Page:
Chantal and Rene, all loved up.

Hugs are so important for our well-being and happiness. It is said that we need about 12 hugs a day to thrive.

My mother always hugged me. Heart to heart, she called it.

If there’s one thing this family does well, it is hugging. When my 17-year-old daughter went to London on a school trip recently, she phoned and said she was feeling ‘hug deprived’. (For the record, she was also missing fresh fruit and vegetables. Happy mummy dance!) I understood what she meant.

I miss having my university girl to hug, too. I long to wrap my arms around her and breathe her in. We’ll be seeing her next month, when she turns 19.




My little girl, all grown up now and at university.


My husband and I often pause in our day to hug, whether it’s at home or in the supermarket queue. It’s instinctual, natural and feels fabulous. Human skin has a deep need for loving touch.

I suppose I didn’t realise just how tactile we were, as a family, until a personal trainer at the gym called out ‘stop petting’ several times. He was joking, of course, as we weren’t doing that. We do, however, lean in and listen closely as the other speaks. Our interactions are emotionally intimate. We readily touch each other’s shoulder or back, or peck each other on the cheek. Eye contact is a given. These, like hugging, are the actions of bonded relationships.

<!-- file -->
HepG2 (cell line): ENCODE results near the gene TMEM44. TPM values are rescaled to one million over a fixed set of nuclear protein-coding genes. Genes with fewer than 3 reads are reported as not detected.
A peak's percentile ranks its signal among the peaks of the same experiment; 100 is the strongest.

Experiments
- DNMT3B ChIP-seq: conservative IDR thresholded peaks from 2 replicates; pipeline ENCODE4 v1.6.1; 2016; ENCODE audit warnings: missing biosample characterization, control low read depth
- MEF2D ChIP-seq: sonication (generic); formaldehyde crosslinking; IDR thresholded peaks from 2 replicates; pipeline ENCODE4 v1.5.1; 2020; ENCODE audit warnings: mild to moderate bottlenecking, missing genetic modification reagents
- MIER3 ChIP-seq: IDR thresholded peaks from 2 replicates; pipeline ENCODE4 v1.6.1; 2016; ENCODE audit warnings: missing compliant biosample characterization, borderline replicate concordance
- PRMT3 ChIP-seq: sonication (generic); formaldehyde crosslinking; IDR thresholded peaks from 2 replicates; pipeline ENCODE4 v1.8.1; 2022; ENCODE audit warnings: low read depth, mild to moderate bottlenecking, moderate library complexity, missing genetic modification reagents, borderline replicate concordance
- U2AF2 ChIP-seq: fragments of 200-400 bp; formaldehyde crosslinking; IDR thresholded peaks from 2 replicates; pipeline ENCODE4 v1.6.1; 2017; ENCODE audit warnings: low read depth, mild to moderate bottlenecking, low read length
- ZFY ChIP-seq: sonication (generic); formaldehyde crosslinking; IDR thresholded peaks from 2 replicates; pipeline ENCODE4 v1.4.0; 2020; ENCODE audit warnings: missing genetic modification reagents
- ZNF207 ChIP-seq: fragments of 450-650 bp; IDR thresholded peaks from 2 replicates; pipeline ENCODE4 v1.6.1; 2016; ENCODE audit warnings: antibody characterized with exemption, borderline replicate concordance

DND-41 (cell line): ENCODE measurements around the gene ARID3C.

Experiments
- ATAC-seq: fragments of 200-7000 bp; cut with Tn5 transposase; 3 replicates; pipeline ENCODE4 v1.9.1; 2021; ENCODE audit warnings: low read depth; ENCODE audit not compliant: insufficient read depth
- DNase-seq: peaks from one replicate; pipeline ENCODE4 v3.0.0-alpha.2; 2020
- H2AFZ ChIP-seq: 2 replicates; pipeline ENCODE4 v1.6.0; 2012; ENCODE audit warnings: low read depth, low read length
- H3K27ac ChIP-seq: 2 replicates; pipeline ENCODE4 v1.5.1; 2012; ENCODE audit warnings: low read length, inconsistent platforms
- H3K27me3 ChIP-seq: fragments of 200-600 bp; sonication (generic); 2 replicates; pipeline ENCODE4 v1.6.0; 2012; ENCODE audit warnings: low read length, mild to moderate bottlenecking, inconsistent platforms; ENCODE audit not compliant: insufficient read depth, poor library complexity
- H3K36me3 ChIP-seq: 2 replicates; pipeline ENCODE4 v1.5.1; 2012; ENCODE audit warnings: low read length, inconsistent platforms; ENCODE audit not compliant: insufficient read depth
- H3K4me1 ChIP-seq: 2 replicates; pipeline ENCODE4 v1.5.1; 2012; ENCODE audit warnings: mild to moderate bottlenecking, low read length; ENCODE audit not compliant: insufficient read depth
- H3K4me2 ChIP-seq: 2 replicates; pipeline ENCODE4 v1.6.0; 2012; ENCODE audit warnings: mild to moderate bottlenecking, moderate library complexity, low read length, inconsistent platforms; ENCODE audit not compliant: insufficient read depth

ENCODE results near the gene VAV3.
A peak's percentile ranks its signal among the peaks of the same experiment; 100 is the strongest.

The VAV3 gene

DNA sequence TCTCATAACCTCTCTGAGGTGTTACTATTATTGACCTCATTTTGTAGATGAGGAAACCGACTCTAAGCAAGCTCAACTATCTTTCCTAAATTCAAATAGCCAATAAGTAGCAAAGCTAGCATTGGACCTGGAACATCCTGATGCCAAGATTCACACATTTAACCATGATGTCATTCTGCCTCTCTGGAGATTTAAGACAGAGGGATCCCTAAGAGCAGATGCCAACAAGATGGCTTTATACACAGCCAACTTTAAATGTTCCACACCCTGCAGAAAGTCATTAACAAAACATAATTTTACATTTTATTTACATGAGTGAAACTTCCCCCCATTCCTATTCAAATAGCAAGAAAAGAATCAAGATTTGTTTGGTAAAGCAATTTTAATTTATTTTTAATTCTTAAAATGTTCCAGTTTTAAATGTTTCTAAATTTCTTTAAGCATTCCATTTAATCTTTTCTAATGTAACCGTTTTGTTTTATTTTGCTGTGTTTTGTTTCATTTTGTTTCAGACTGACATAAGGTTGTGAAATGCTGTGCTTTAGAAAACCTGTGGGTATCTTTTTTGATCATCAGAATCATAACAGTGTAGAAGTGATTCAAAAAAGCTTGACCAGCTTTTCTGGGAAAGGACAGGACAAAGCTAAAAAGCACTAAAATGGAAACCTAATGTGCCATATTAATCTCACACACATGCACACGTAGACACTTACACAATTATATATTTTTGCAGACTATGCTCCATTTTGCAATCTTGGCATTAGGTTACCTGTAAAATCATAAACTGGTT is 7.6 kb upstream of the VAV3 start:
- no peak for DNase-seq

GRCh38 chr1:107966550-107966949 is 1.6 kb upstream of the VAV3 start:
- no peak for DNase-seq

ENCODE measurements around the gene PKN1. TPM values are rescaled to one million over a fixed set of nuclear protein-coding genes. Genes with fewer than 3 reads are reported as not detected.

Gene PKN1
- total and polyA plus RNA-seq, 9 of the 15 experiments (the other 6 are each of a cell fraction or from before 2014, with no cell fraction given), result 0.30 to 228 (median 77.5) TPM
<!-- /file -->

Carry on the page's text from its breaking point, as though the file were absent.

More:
I adore the fact that my daughter will readily ask for a hug, even in public. I hope that never changes.

A hug is intimate. Our arms open wide, and when we embrace another, we are heart to heart. Risky? Yes. Intimate? Yes. Worth it? You betcha!